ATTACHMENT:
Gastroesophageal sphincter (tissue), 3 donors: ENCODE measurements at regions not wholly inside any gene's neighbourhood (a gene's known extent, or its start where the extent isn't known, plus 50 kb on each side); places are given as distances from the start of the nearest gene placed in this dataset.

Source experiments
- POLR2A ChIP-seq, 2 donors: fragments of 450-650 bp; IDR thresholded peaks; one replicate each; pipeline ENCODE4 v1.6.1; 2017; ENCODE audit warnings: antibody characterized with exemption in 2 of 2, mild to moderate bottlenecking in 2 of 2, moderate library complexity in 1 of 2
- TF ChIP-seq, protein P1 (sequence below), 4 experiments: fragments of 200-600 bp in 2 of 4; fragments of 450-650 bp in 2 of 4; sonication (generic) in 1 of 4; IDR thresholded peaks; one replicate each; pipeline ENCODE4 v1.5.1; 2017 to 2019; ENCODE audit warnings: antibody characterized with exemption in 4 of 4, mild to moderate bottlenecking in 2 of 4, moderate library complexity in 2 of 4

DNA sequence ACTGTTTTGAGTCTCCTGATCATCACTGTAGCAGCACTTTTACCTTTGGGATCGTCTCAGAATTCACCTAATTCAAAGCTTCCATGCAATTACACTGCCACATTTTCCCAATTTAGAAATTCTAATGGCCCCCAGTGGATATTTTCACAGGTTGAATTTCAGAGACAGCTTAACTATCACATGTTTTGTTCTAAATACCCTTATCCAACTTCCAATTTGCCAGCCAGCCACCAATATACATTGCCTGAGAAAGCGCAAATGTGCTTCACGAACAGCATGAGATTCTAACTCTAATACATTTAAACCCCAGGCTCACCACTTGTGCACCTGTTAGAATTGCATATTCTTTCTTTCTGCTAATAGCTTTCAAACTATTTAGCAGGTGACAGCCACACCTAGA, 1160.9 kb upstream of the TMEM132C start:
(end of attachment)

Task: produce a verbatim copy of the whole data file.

Gastroesophageal sphincter (tissue), 3 donors: ENCODE measurements at regions not wholly inside any gene's neighbourhood (a gene's known extent, or its start where the extent isn't known, plus 50 kb on each side); places are given as distances from the start of the nearest gene placed in this dataset.

Source experiments
- POLR2A ChIP-seq, 2 donors: fragments of 450-650 bp; IDR thresholded peaks; one replicate each; pipeline ENCODE4 v1.6.1; 2017; ENCODE audit warnings: antibody characterized with exemption in 2 of 2, mild to moderate bottlenecking in 2 of 2, moderate library complexity in 1 of 2
- TF ChIP-seq, protein P1 (sequence below), 4 experiments: fragments of 200-600 bp in 2 of 4; fragments of 450-650 bp in 2 of 4; sonication (generic) in 1 of 4; IDR thresholded peaks; one replicate each; pipeline ENCODE4 v1.5.1; 2017 to 2019; ENCODE audit warnings: antibody characterized with exemption in 4 of 4, mild to moderate bottlenecking in 2 of 4, moderate library complexity in 2 of 4

DNA sequence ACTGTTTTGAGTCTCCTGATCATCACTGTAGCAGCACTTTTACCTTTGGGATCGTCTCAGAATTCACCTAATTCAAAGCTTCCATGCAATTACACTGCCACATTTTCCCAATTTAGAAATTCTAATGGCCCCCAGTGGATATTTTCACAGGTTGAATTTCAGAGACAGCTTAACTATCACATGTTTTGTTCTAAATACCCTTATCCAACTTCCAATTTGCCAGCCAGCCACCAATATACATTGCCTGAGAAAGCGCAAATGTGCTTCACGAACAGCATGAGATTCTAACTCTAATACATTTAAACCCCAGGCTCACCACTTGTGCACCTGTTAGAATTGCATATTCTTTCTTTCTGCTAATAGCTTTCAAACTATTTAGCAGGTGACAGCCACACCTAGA, 1160.9 kb upstream of the TMEM132C start: